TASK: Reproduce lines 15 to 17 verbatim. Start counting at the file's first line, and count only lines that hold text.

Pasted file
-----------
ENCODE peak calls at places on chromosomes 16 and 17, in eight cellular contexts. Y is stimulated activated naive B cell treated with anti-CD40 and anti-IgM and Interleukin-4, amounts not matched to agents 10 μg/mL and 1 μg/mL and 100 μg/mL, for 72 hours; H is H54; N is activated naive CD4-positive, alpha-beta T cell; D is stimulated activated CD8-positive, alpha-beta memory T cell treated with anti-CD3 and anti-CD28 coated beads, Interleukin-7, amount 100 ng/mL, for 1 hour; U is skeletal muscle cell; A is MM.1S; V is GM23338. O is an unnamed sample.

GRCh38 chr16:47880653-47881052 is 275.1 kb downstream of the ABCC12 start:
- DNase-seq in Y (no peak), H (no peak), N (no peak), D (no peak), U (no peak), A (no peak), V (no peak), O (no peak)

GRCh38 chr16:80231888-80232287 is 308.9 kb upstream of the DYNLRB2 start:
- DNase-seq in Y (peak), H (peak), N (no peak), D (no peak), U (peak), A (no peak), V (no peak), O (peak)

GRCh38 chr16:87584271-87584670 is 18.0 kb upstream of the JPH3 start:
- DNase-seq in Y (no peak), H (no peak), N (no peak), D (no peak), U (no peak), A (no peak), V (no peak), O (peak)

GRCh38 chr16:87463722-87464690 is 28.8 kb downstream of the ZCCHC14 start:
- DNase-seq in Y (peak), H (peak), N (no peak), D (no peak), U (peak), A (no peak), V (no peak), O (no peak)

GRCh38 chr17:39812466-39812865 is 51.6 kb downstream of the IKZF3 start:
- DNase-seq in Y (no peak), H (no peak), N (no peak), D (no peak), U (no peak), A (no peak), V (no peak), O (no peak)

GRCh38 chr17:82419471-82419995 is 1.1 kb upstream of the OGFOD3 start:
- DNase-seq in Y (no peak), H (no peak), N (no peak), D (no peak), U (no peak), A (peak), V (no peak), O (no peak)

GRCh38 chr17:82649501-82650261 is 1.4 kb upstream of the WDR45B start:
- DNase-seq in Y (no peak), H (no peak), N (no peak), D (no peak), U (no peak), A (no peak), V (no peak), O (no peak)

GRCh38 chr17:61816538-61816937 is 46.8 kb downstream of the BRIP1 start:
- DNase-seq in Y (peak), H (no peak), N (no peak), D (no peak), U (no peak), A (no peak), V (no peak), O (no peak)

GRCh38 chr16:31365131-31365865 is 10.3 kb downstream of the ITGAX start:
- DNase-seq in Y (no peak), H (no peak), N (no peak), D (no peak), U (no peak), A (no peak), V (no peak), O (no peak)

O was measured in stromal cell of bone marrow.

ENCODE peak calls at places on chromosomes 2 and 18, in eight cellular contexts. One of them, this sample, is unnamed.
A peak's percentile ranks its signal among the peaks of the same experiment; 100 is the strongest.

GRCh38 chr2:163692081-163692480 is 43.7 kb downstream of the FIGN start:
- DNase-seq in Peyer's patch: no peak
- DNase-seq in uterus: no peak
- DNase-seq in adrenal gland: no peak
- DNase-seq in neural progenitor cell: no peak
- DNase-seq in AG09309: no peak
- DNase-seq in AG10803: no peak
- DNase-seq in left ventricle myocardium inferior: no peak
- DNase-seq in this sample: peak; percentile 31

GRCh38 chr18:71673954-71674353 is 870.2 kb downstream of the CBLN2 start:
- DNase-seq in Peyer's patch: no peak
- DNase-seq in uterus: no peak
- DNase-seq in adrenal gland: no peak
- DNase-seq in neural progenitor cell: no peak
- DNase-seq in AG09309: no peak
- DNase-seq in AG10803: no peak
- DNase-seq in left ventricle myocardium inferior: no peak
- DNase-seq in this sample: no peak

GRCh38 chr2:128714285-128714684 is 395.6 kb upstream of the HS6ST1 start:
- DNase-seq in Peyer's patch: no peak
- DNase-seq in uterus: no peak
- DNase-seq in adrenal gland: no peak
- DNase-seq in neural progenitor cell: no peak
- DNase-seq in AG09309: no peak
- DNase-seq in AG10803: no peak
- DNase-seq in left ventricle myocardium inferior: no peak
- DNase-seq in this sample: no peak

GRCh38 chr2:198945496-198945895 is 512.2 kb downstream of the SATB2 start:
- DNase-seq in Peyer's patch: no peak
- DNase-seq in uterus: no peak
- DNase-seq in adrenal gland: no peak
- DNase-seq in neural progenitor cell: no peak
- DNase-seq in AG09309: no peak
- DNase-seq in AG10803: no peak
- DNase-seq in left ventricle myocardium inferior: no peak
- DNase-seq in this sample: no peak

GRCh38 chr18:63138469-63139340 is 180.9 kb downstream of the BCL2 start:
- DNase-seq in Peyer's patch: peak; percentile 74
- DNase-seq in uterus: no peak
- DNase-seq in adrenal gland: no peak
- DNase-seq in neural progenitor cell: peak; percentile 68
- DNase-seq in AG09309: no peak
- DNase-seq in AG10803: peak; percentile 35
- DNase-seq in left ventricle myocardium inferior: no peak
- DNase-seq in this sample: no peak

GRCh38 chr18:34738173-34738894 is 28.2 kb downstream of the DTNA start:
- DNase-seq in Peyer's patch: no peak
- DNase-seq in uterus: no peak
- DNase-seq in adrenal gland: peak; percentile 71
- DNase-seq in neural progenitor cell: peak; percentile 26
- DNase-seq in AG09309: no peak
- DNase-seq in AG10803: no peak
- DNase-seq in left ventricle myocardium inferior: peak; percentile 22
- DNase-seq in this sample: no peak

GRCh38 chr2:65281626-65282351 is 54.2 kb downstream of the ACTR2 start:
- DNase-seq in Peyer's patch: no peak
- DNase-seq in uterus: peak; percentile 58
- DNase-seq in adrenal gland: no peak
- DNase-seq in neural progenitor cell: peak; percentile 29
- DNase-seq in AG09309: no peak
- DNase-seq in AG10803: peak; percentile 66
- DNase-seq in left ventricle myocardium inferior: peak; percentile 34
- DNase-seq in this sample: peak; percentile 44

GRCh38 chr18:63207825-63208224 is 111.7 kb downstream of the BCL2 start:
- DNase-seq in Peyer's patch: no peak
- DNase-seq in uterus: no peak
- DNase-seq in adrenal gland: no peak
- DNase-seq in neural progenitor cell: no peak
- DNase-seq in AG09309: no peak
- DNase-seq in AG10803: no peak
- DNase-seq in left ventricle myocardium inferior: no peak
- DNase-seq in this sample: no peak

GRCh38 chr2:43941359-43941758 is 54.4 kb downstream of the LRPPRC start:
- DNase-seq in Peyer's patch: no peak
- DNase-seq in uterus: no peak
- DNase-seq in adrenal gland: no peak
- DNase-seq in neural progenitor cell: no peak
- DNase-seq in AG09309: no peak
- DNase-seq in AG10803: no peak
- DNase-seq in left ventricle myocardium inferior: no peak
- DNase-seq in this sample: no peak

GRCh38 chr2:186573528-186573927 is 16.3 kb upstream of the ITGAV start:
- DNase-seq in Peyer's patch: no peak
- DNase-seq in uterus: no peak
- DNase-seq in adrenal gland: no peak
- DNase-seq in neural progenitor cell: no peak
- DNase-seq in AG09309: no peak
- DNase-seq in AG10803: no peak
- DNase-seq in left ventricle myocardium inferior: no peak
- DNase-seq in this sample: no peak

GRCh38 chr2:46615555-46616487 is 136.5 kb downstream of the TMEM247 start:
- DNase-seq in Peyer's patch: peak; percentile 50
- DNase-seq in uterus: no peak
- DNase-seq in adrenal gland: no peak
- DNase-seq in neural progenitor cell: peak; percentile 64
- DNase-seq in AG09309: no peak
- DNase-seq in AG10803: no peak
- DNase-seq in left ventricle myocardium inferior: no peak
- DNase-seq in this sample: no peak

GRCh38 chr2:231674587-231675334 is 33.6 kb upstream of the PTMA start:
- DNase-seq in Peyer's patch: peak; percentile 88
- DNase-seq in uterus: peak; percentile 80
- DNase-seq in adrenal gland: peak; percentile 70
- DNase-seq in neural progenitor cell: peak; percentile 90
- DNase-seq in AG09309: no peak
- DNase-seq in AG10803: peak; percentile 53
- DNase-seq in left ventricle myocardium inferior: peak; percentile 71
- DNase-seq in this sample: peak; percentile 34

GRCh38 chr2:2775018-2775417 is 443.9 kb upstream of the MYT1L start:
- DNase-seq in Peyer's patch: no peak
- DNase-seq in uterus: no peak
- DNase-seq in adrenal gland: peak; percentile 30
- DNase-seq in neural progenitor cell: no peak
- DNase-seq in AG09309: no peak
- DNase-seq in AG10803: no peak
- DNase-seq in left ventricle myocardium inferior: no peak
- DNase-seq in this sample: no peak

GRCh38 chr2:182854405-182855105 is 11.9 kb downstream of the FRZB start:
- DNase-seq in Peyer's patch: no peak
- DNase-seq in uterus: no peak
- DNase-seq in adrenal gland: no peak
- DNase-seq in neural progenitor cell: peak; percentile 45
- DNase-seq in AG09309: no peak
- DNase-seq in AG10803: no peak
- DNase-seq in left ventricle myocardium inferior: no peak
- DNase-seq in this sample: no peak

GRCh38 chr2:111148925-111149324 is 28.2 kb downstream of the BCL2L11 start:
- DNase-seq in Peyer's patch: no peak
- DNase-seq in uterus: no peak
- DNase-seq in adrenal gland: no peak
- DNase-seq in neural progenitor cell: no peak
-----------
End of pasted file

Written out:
- DNase-seq in Y (no peak), H (no peak), N (no peak), D (no peak), U (no peak), A (no peak), V (no peak), O (no peak)

GRCh38 chr17:61816538-61816937 is 46.8 kb downstream of the BRIP1 start:
- DNase-seq in Y (peak), H (no peak), N (no peak), D (no peak), U (no peak), A (no peak), V (no peak), O (no peak)